Decline in Language Enrollments Raises Concerns About Cultural Understanding

Enrollment in non-English language courses in US colleges and universities has dropped by 16.6% between 2016 and 2021, according to the Modern Language Association’s latest census. The decline, which is more than twice the overall drop in enrollments, has raised concerns about the impact on cultural understanding and the role of higher education.

The latest census conducted by the Modern Language Association (MLA) reveals a significant decline in the enrollment of non-English language courses in US colleges and universities. Between 2016 and 2021, enrollment in these courses dropped by 16.6%, amounting to a loss of approximately 236,000 students. This decline has brought the number of students studying languages other than English back to levels last seen in 1998. While the COVID-19 pandemic contributed to the overall decrease in enrollments, the decline in language courses predates the crisis. The report highlights the need to understand the causes behind this decline and its potential implications for cultural understanding and higher education.

Funding Challenges and Shifting Priorities:

The MLA’s report suggests that the decline in language enrollments can be attributed, in part, to funding challenges. The economic crisis of 2009 led to a reduction in government funding for humanities programs, including language courses. The Department of Education’s support for the census, which had previously funded the survey, was also affected. While government funding has gradually increased, the report emphasizes the need to address the national rhetoric that prioritizes higher education solely as job training. This narrow focus on career prospects may have contributed to the decline in language enrollments, as students may perceive language courses as less relevant to their future employment opportunities.

Changing Language Landscape:

The decline in language enrollments obscures the differing trajectories of various languages. The report highlights a relative rise in Asian languages, such as Korean, while historically popular European and Romance languages have experienced a decline. In 1974, all five of the most commonly taught languages were of European origin, but by 2021, only three remained. French, Portuguese, Latin, Italian, and Spanish experienced the greatest decline, with enrollments dropping by around a fifth between 2016 and 2021. However, American Sign Language (ASL), Korean, and biblical Hebrew saw an increase in enrollments, with Korean experiencing remarkable growth of 38.3% since 2016.

Factors Influencing Enrollment:

The popularity of Korean pop music (K-Pop) and Korean drama programs has contributed to the increased interest in learning the Korean language. Quality instructors and institutional support have also played a role in the growth of Korean language programs. Meanwhile, ASL’s popularity can be attributed to its inclusion in non-language programs, such as speech pathology, special education, and social work. The report acknowledges that the increase in biblical Hebrew enrollments may be due to improved data collection methods, as the language is typically taught in religion departments rather than language departments.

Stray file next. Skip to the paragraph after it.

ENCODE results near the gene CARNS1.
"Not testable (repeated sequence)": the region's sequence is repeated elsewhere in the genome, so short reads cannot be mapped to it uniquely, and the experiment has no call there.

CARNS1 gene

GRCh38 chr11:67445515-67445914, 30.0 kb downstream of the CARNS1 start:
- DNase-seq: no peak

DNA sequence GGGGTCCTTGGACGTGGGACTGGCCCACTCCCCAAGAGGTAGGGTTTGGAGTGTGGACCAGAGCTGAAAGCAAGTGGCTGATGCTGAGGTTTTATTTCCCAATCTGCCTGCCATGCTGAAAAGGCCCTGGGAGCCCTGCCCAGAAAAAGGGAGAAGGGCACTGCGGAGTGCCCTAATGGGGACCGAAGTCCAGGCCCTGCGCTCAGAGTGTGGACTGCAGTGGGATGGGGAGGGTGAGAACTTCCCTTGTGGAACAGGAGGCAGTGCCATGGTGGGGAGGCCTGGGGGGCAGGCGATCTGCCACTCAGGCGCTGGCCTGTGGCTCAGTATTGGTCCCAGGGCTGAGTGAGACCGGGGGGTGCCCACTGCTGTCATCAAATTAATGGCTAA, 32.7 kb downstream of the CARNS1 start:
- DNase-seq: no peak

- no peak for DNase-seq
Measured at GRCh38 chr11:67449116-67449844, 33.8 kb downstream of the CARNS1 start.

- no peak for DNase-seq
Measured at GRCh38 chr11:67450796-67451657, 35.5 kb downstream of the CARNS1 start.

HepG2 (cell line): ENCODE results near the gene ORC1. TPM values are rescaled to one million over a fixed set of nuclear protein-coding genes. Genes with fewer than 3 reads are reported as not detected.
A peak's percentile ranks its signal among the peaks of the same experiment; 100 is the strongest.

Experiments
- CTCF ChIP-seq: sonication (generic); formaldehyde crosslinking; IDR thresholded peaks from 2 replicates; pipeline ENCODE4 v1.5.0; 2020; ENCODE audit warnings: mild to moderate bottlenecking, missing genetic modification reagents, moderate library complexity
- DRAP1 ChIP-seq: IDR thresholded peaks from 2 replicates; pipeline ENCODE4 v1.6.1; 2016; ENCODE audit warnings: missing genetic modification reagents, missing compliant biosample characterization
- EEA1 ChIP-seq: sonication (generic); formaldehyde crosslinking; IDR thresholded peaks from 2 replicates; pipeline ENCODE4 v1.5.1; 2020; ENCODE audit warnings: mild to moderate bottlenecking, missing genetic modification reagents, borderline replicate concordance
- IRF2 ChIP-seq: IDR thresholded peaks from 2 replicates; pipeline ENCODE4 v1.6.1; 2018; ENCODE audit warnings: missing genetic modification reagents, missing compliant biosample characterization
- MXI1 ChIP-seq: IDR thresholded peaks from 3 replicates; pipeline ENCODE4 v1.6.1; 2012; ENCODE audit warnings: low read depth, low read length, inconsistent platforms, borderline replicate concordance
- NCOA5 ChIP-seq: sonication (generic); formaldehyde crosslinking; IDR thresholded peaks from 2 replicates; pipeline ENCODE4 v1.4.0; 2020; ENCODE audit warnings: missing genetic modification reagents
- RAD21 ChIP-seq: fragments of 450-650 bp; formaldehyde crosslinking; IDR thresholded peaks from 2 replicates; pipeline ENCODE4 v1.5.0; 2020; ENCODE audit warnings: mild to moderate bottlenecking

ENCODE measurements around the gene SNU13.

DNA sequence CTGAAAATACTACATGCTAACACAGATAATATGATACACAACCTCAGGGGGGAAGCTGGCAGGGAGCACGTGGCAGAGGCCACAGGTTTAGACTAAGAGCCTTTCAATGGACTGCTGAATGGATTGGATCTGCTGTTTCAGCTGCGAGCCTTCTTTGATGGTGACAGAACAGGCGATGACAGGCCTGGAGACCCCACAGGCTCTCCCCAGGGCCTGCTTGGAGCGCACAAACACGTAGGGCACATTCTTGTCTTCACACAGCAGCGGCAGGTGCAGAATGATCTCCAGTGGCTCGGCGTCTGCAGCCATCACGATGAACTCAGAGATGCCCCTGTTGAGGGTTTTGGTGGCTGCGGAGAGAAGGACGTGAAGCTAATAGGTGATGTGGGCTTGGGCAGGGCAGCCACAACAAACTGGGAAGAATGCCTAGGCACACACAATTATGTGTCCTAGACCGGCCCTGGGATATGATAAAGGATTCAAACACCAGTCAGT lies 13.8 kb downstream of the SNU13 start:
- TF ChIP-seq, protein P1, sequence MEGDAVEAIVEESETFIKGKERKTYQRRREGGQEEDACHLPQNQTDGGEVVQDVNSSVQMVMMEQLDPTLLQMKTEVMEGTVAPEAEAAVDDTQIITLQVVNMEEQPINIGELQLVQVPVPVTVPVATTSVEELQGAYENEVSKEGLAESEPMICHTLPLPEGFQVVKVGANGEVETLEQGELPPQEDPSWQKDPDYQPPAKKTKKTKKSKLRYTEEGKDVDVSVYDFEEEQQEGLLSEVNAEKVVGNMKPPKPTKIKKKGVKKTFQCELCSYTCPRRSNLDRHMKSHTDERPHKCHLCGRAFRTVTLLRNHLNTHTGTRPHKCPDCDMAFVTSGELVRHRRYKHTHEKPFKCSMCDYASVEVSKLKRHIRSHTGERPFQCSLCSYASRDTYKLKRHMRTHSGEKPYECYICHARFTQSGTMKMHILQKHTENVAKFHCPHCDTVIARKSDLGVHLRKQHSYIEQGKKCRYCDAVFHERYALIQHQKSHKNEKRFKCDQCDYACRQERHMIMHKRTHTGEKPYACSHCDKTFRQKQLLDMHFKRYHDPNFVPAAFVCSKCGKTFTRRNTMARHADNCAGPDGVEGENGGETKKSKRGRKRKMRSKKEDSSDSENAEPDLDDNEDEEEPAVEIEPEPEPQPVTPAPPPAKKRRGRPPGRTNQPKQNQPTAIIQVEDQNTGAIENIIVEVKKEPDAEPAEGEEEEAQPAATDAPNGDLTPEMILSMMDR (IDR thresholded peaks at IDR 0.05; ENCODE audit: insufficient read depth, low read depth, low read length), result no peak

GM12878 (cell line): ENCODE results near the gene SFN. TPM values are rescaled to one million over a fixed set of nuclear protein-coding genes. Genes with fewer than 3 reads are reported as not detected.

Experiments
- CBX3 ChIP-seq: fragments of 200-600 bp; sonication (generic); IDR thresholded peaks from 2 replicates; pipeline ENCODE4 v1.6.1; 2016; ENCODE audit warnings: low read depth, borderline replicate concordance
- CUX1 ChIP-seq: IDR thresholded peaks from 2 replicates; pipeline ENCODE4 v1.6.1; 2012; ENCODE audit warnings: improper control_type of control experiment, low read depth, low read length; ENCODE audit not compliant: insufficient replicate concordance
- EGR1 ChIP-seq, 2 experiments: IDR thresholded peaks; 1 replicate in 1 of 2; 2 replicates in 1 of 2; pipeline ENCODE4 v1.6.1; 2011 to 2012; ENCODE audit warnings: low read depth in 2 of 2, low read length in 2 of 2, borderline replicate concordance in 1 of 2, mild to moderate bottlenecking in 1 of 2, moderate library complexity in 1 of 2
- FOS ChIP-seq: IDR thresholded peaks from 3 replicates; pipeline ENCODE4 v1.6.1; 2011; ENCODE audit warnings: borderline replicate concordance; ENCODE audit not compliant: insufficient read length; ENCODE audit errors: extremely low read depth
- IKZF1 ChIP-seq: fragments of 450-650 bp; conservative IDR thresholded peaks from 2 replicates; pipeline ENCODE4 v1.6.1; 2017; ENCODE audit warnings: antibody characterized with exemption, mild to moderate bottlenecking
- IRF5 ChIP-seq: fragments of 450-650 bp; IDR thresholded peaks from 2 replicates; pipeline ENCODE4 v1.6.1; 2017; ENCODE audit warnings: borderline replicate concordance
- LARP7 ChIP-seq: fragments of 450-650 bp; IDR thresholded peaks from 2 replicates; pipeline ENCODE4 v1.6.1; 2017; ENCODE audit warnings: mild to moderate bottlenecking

Concerns for Cultural Understanding:

Spanish remains the most studied language in 2021, with over 580,000 students enrolled. However, even Spanish enrollments decreased by 18% since 2016. The decline in French enrollments, which remained the second most studied language, was even more significant at 23%. German, previously the third most studied language, experienced the largest decline, losing a third of its enrollments. This decline in language enrollments raises concerns about the impact on cultural understanding. The report emphasizes the need for higher education to provide more opportunities for students to appreciate the connection between multilingualism and enjoyment.

Disappearing Programs and Institutional Impact:

The census reveals that language programs are disappearing at both large and small institutions. The report shows that between 2016 and 2021, there was a net decrease of 961 language programs. German, French, Chinese, and Arabic were among the languages that experienced a significant decrease in the number of institutions offering instruction. Additionally, 20 Indigenous American languages that were taught in 2013 or 2016 were no longer offered in 2021. The decline in language programs at community colleges is particularly concerning, as it limits access to language education for many students.


The decline in language enrollments in US colleges and universities raises concerns about the impact on cultural understanding and the role of higher education. Funding challenges, shifting priorities, and the perception of language courses as less relevant to future job prospects may have contributed to the decline. However, the growth in enrollments for languages such as Korean and ASL demonstrates the potential for cultural interest to drive language learning. The report calls for increased support for language programs and a broader understanding of the benefits of multilingualism. As the world becomes more interconnected, the importance of cultural education and understanding should not be overlooked by institutions of higher learning.






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